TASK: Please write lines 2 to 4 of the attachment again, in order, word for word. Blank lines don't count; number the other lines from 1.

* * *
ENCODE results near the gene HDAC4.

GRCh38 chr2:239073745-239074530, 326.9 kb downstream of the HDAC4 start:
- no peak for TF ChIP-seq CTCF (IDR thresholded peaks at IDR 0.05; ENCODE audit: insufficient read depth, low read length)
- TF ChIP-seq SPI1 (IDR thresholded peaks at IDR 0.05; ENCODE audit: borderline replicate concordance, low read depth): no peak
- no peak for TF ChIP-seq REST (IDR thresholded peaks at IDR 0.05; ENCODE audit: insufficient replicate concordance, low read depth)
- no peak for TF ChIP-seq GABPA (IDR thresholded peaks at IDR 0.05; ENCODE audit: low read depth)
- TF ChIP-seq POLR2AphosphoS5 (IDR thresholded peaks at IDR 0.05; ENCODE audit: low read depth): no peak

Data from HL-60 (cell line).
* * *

GRCh38 chr2:239073745-239074530, 326.9 kb downstream of the HDAC4 start:
- no peak for TF ChIP-seq CTCF (IDR thresholded peaks at IDR 0.05; ENCODE audit: insufficient read depth, low read length)
- TF ChIP-seq SPI1 (IDR thresholded peaks at IDR 0.05; ENCODE audit: borderline replicate concordance, low read depth): no peak